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Vol. 4 - No.11 November, 2022 Nooseletter Home SUBMIT AN ARTICLE
Who was the Other Woman
at the O.K. Corral?
Wyatt Earp's common-law wife waited for him in California after the 1881 gunfight. Instead, Earp would spend the rest of his life with with a new love interest.

Josephine Sarah "Sadie" Marcus was an aspiring actress and dancer, who ran away from home and met Wyatt Earp in 1881. After the gunfight at the OK Corral, the two reunited in San Francisco and stayed together for the next 45 years.
One area of Wyatt Earp's life, possibly overlooked with all the silver mining, cattle rustling and gun fights happening in 1880s Tombstone, is that he was something of a ladies' man.

We usually just remember Earp as the last man standing after the infamous gunfight at the O.K. Corral and subsequent attacks between Earp, his two brothers, Doc Holliday and the five members of the Clanton-McLaury gang.

But Earp and his brothers had common-law wives. In Wyatt's case, a prostitute-turned full-time companion named Celia Ann “Mattie” Blaylock, whom he met in the early 1870s while working as assistant sheriff in Dodge City, Kan.

Before Blaylock, Earp in January 1870 wed Urilla Sutherland, a childhood friend from Missouri who later that year died of typhus. She was just 22 and thought to be carrying his child.

Enter Sadie Marcus
The Earp clan followed the mining boom west to Tombstone in 1880, where Wyatt would meet his next love interest unbeknownst to Blaylock — Josephine Sarah “Sadie” Marcus, an aspiring actress and dancer who ran away as a teenager from poor family conditions in San Francisco.

“Unforgettable Josephine — I always imagine her looking like a cross between Dolly Parton and Penelope Cruz, all curves and curls and wit — arrived in Tombstone in December 1880 to take up residence with Johnny Behan, who would soon become the first sheriff of brand-new Cochise County,” says Ann Kirschner, author of "Lady at the O.K. Corral: The True Story of Josephine Marcus Earp."

“Josephine was known to one and all as 'Mrs. Behan' but it didn’t take long before she figured out that Johnny was not exactly the marrying type.”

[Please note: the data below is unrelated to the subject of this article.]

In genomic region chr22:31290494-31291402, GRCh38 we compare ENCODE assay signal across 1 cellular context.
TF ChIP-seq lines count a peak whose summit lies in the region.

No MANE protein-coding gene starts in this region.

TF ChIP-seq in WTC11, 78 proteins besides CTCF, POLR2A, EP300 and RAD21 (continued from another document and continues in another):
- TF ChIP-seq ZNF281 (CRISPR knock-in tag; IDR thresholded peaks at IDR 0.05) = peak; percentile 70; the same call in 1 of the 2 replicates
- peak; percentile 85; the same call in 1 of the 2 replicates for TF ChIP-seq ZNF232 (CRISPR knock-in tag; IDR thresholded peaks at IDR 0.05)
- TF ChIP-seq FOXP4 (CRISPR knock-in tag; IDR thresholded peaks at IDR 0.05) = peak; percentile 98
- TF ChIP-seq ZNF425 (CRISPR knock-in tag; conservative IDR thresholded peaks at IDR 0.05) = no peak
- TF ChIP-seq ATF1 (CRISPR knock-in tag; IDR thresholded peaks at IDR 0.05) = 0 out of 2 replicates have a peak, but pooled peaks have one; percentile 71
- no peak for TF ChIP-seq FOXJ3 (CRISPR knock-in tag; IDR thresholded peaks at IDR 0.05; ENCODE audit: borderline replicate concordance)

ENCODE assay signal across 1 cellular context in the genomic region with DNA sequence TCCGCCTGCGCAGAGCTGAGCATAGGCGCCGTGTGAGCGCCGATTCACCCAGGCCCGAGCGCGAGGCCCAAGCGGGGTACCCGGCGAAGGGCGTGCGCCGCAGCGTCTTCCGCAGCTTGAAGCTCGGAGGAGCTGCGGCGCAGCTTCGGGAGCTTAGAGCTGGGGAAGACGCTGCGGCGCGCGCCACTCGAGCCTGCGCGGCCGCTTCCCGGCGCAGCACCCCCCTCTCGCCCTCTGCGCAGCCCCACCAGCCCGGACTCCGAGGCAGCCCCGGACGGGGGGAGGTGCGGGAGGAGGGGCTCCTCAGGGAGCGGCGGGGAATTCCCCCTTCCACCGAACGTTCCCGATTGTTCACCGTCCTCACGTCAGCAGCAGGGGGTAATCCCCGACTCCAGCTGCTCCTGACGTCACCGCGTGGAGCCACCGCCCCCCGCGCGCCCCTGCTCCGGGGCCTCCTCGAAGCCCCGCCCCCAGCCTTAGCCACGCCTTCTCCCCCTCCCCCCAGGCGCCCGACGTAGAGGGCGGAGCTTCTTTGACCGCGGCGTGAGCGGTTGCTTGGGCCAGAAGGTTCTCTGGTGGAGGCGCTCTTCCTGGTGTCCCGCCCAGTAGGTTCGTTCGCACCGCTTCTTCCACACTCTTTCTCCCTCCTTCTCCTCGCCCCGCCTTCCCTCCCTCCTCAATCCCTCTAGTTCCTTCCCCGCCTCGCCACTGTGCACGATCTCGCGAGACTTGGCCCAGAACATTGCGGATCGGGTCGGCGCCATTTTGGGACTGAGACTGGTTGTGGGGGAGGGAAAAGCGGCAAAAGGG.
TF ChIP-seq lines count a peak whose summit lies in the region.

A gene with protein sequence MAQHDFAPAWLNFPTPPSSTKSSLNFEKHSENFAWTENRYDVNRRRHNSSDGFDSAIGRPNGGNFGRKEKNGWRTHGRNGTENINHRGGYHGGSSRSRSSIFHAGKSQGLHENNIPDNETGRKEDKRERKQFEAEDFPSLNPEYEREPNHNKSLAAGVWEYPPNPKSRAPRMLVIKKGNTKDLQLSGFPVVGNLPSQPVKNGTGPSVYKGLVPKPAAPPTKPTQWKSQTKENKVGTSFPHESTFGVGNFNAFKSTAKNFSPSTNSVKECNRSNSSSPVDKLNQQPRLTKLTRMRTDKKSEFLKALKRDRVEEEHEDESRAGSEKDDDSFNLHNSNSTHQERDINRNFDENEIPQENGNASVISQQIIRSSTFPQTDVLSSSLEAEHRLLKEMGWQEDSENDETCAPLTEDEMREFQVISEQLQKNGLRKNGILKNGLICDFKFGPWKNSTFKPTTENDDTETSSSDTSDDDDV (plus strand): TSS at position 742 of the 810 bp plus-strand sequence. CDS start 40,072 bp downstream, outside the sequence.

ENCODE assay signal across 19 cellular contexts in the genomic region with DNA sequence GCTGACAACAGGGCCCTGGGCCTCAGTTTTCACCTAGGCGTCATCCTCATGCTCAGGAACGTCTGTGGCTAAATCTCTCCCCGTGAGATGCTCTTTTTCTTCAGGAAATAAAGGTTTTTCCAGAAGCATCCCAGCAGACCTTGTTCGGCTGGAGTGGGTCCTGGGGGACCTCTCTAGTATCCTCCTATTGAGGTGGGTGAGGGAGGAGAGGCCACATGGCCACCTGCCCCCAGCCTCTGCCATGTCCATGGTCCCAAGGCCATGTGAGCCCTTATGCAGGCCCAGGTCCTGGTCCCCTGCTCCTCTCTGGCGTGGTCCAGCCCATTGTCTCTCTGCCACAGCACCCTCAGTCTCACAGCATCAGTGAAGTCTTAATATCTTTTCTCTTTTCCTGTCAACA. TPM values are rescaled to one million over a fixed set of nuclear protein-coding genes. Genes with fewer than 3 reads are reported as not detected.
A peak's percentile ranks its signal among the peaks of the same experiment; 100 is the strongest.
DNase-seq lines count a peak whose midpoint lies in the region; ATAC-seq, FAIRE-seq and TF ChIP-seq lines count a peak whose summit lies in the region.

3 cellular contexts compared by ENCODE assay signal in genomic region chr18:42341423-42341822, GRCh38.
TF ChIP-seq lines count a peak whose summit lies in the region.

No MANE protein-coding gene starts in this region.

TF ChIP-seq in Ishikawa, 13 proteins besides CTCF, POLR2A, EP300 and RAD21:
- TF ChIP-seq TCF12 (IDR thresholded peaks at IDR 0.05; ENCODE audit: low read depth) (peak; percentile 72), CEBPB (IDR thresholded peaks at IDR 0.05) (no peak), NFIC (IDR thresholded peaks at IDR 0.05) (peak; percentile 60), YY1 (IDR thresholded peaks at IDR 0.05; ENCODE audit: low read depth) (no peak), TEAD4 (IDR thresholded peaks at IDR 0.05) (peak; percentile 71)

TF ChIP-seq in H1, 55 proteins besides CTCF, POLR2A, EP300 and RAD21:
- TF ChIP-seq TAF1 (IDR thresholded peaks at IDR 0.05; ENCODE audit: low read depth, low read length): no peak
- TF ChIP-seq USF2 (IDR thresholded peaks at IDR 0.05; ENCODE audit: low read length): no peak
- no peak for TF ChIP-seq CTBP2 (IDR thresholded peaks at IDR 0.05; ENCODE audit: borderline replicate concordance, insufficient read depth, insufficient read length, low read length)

“By the summer of 1881, she and Wyatt met, possibly at Sol Israel’s Union News Depot on Fourth Street,” Kirschner says.
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The Gunfight at the O.K. Corral is the most famous gunfight
of the American West and is reenacted daily in Tombstone.
During the next few months, things became tense in Tombstone between the Earps, Behan and the cattle-rustling Clanton-McLaury gang, culminating in the Oct. 26 gunfight that included more than 30 shots fired in less than one minute and squarely placing Tombstone into Wild West lore.

“Town sympathies were initially with the Earps, who were acquitted by an inquest jury and then by a judge,” Kirschner says. “But the cowboys vowed revenge, and the town exploded again when the cowboys ambushed Virgil Earp and killed Morgan Earp. That’s when Wyatt sent Virgil and all the Earp women (including Mattie Blaylock) to the family in San Bernardino, Calif., while he stayed behind to avenge his brothers.”

Josephine meanwhile aligned with Wyatt, and also left Tombstone for San Francisco to wait for him to pick her up.

Later days
Blaylock waited for nearly two years for Wyatt's return, which he never did. She returned to Arizona and resumed working as a prostitute, but died of a drug overdose at age 37 and is buried near Superior.

After the Tombstone chapter, Wyatt and Josephine were “hardly ever apart, though never legally married, for the next 45 years,” Kirschner says, making her his second common-law wife. They staked mining claims throughout the West, including Alaska, and dabbled in horse racing, real estate, casinos and even the movie business.

She died penniless in December 1944 in Los Angeles, and both she and Wyatt's remains are interred in Colma, Calif. They never had children.

All we have now are tales of Wyatt Earp's "other woman," Josephine, at the O.K. Corral.
By the Mark Nothaft of Only in Arizona
Call 818-395-5020 for more information
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